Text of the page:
Based on these trends, growth projections for the second half of this year have been revised slightly upward in the Commission’s forecast. But because of downward revisions to the previous estimates for 2008 and the first quarter of 2009, the rate of the projected fall in GDP in 2009 as a whole remains unchanged at 4% in both the EU and the euro area. This is calculated on the basis of updated projections for France, Germany, Italy, the Netherlands, Poland, Spain and the United Kingdom, which together account for about 80% of the EU’s GDP.

Doing business globally

The number of reforms hit a record level this year. Between June 2008 and May 2009, 287 reforms were recorded in 131 economies.

Low and lower-middle-income economies set the fast pace - these economies accounted for two-thirds of reforms in 2008/09.

Money figures show there's trouble ahead

Private credit is contracting on both sides of the Atlantic. The M3 money data is flashing early warning signals of a deflation crisis next year in nearly half the world economy. Emergency schemes that have propped up spending are being withdrawn, gently or otherwise.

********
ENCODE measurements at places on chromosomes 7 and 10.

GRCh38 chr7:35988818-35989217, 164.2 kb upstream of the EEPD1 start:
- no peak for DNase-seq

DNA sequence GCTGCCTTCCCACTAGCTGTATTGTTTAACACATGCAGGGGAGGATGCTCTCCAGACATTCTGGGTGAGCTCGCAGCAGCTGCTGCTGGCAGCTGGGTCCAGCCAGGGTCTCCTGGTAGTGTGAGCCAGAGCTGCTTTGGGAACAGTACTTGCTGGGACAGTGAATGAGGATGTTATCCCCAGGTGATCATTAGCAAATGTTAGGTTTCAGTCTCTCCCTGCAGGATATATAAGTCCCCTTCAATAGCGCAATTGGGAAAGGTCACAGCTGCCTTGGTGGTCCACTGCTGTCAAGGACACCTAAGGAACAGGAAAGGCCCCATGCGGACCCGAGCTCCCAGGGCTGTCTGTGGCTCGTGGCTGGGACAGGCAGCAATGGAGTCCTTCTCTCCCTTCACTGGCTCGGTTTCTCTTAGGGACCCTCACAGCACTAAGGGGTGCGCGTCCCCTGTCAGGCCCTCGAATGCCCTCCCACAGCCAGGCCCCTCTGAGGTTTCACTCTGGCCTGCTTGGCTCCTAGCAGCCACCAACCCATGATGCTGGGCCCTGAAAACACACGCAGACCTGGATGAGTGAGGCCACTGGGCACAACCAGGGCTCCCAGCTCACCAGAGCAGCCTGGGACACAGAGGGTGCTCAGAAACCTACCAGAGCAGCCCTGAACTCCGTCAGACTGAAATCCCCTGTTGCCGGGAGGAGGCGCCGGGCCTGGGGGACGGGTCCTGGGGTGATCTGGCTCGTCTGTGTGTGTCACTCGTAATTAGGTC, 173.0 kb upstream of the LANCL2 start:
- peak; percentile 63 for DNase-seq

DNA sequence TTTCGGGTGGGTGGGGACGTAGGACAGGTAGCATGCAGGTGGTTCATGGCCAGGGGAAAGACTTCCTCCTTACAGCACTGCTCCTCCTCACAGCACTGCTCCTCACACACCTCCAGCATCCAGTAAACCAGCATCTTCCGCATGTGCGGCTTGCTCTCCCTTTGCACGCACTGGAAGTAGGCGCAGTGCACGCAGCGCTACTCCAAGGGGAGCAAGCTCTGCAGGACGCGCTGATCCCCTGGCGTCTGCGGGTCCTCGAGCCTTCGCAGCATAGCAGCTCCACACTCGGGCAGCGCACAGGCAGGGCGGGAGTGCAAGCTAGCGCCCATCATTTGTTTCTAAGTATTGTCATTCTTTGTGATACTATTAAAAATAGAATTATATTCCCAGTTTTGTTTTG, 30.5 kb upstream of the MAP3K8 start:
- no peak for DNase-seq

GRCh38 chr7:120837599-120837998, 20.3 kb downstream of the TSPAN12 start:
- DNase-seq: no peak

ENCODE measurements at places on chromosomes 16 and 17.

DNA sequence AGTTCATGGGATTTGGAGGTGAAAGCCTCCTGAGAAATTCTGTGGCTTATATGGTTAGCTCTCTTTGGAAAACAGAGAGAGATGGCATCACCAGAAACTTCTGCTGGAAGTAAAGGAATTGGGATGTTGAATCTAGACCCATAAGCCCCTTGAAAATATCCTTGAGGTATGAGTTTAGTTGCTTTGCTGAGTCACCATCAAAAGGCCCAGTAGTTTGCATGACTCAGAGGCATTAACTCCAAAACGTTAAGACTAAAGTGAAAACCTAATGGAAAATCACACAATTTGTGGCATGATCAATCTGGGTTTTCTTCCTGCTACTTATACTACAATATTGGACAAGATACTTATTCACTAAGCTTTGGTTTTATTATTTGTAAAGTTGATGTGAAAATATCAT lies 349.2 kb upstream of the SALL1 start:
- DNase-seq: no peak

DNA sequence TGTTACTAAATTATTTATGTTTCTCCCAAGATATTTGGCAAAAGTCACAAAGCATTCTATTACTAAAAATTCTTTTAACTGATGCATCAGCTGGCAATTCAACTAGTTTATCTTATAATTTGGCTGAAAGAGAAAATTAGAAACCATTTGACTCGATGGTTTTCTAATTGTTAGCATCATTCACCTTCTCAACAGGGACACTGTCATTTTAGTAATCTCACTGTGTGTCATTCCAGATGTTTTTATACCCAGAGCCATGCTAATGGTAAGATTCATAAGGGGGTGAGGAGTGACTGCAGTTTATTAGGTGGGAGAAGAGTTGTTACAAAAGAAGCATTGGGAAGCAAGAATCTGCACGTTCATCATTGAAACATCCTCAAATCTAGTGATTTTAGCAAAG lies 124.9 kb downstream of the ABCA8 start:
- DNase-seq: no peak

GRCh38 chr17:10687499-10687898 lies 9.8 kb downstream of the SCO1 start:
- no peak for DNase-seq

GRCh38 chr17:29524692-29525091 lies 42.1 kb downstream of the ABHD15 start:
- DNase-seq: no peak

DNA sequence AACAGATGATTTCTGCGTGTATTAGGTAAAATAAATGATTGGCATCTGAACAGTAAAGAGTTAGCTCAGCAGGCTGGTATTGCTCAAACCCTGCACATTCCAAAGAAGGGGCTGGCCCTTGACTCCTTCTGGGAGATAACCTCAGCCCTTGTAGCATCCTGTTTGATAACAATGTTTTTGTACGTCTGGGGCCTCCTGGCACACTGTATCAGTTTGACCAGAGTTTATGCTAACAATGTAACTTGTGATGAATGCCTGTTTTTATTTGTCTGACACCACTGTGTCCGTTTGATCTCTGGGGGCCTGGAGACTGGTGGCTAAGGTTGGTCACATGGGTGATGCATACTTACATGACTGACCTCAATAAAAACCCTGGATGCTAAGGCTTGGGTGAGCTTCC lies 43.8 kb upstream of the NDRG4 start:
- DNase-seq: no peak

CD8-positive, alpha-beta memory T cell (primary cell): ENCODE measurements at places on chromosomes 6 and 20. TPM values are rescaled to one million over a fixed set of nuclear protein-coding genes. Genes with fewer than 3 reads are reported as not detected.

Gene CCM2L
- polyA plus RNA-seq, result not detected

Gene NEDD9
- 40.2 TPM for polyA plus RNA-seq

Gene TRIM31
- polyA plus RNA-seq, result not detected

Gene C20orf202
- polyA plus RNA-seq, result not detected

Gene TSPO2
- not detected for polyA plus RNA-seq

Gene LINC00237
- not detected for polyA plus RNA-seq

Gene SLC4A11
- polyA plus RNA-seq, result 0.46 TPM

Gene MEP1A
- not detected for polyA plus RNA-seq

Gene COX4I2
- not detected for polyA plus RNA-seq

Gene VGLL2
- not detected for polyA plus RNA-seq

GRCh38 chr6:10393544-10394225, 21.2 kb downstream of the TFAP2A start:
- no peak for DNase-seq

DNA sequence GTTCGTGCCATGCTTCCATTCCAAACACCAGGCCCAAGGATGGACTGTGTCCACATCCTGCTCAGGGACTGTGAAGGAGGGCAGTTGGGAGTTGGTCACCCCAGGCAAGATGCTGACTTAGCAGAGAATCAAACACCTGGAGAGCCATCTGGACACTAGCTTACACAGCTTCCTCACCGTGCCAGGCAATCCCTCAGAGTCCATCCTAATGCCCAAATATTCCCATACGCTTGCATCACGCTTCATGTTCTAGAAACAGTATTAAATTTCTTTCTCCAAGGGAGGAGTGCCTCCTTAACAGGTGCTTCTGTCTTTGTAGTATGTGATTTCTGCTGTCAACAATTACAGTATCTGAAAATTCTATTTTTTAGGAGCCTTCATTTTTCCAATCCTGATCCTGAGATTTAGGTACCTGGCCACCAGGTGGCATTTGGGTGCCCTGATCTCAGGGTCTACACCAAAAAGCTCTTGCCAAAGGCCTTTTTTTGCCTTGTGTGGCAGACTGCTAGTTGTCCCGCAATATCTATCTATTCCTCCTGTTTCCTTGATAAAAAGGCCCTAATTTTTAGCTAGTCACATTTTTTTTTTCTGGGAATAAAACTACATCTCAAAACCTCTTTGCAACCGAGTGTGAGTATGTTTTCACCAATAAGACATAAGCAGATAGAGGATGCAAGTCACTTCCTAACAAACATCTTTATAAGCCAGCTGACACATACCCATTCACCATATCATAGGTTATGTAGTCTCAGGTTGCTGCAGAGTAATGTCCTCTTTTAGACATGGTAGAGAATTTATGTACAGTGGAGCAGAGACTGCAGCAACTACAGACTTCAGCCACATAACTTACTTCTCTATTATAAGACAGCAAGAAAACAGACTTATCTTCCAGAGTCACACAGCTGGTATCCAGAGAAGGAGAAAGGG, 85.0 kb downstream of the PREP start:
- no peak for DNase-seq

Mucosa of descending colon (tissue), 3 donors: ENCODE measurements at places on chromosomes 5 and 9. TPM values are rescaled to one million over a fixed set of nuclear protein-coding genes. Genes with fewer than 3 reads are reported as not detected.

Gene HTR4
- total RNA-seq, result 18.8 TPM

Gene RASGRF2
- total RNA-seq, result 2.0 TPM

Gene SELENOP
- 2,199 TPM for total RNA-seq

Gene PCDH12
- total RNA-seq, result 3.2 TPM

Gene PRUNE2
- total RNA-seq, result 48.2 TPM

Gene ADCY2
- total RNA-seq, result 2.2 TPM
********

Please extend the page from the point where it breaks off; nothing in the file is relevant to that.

Unemployment benefits have masked social hardship unto now but these are starting to expire with cliff-edge effects.The jobless army in Spain will be reduced to €100 a week; in Estonia to €15. Whoever wins today's elections in Germany will face the reckoning so deftly dodged before. Kurzarbeit, that subsidises firms not to fire workers, is running out. The cash-for-clunkers scheme ended this month. It certainly "worked".

Car sales were up 28pc in August, but only by stealing from the future. The Center for Automotive Research says sales will fall by a million next year: "It will be the largest downturn ever suffered by the German car industry."

Fiat's Sergio Marchionne warns of "disaster" for Italy unless Rome renews its car scrappage subsidies. Chrysler too will see some "harsh reality" following the expiry of America's scheme this month. Some expect US car sales to slump 40pc in September.

Weaker US data is starting to trickle in. Shipments of capital goods fell by 1.9pc in August. New house sales are stuck near 430,000 – down 70pc from their peak – despite an $8,000 tax credit for first-time buyers. It expires in November.

We are moving into a phase when most OECD states must retrench to head off debt-compound traps. Britain faces the broad sword; Spain has told ministries to slash 8pc of discretionary spending; the IMF says Japan risks a funding crisis.

If you look at the sheer scale of global stimulus this year, what shocks is how little has been achieved. China's exports were down 23pc in August; Japan's were down 36pc; industrial production has dropped by 23pc in Japan, 18pc in Italy, 17pc in Germany, 13pc in France and Russia and 11pc in the US.

Call this a "V-shaped" recovery if you want. Markets are pricing in economic growth that is not occurring.

References